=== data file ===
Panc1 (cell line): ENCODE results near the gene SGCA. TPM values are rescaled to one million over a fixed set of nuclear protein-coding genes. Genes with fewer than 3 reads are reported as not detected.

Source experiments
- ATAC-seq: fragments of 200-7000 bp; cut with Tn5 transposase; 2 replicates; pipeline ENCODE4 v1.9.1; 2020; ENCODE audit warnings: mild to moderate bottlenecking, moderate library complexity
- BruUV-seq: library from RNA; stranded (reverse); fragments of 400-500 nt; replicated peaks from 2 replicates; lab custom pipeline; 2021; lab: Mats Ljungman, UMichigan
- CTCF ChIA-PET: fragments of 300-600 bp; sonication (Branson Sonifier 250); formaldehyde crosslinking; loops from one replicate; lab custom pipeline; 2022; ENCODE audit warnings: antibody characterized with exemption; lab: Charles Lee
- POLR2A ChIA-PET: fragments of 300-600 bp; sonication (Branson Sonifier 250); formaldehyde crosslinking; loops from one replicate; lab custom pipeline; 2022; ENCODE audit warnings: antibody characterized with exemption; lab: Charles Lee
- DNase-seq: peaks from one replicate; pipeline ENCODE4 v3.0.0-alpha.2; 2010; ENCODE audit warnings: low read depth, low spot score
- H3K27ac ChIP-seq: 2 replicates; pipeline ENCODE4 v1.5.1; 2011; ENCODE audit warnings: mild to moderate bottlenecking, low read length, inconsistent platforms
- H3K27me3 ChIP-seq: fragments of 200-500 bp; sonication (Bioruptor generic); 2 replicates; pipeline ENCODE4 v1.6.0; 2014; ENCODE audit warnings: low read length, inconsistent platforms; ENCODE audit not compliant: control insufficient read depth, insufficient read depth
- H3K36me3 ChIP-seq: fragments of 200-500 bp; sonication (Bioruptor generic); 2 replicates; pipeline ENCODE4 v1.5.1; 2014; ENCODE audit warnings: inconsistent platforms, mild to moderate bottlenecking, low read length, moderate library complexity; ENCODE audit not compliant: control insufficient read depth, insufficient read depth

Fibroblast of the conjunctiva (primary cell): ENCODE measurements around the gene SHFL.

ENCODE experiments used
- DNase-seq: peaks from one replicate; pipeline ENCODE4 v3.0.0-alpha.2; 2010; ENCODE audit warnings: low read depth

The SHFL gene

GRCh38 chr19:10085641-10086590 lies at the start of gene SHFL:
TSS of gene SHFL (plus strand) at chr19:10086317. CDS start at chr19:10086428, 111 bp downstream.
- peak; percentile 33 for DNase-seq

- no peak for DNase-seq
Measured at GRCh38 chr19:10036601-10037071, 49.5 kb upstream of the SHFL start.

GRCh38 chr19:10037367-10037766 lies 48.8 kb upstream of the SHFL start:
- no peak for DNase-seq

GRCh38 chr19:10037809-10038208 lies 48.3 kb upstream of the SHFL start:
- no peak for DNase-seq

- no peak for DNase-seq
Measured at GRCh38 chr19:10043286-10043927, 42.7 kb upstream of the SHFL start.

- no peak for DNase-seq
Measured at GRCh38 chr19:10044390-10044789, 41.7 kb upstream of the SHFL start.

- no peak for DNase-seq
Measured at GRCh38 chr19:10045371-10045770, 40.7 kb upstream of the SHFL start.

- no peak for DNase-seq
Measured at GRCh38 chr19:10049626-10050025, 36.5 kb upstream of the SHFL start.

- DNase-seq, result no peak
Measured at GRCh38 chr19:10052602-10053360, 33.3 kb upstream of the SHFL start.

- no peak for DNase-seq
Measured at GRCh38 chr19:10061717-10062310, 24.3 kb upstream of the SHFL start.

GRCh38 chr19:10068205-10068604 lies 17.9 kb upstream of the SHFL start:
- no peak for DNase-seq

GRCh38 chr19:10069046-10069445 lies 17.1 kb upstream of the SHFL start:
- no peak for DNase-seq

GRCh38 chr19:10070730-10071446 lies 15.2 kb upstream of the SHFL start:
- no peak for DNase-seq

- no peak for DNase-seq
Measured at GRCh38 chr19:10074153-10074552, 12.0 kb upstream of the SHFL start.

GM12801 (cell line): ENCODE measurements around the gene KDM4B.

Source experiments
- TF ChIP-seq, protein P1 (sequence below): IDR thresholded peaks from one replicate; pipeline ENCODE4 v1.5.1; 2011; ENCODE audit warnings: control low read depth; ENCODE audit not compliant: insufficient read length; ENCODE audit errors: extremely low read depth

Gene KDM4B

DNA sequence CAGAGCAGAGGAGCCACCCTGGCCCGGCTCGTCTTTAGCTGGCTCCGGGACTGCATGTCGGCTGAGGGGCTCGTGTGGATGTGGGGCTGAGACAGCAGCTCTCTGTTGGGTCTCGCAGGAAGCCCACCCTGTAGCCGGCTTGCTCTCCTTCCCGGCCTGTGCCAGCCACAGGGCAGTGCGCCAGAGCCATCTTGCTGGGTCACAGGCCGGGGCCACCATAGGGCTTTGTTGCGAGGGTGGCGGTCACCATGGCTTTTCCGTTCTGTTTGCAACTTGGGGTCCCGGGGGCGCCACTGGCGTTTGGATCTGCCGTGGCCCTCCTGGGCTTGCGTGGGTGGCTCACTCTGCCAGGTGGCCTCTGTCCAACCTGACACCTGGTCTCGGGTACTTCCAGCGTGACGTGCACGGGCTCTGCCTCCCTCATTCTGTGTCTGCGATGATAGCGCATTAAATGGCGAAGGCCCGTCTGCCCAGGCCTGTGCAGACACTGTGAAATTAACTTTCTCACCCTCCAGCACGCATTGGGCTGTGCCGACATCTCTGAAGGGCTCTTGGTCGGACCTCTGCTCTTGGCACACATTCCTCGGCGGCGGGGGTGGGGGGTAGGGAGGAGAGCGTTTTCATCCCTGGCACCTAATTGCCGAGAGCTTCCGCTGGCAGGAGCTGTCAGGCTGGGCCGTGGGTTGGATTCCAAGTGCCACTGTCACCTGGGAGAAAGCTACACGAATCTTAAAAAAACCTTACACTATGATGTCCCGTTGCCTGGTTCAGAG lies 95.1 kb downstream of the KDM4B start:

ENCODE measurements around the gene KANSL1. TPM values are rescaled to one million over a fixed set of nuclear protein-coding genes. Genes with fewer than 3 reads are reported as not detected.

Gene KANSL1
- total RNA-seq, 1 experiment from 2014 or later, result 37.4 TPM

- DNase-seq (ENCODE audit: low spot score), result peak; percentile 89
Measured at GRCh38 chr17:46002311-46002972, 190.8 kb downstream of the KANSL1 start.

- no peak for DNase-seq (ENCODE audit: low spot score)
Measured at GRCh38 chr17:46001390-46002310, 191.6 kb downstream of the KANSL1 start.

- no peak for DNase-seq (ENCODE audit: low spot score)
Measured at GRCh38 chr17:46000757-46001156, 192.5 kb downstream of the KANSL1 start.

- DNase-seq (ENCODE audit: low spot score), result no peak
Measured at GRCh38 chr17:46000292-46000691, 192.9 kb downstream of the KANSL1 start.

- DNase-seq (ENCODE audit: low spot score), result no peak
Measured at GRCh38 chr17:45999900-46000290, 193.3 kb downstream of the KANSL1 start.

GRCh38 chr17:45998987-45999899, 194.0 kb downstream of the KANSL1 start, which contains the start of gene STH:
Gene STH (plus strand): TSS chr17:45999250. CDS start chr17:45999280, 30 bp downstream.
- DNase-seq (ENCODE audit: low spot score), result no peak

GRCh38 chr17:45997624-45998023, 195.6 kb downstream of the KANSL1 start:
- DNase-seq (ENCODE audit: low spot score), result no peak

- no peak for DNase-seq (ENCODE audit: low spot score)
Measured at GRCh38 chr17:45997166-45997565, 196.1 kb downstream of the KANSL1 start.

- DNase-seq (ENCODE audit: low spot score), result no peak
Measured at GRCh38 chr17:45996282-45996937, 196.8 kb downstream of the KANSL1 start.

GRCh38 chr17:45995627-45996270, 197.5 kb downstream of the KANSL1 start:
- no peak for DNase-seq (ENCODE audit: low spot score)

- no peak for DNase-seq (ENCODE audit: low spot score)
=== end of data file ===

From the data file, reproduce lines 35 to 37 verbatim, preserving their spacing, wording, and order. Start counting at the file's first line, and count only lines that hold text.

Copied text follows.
Measured at GRCh38 chr19:10061717-10062310, 24.3 kb upstream of the SHFL start.

GRCh38 chr19:10068205-10068604 lies 17.9 kb upstream of the SHFL start:
- no peak for DNase-seq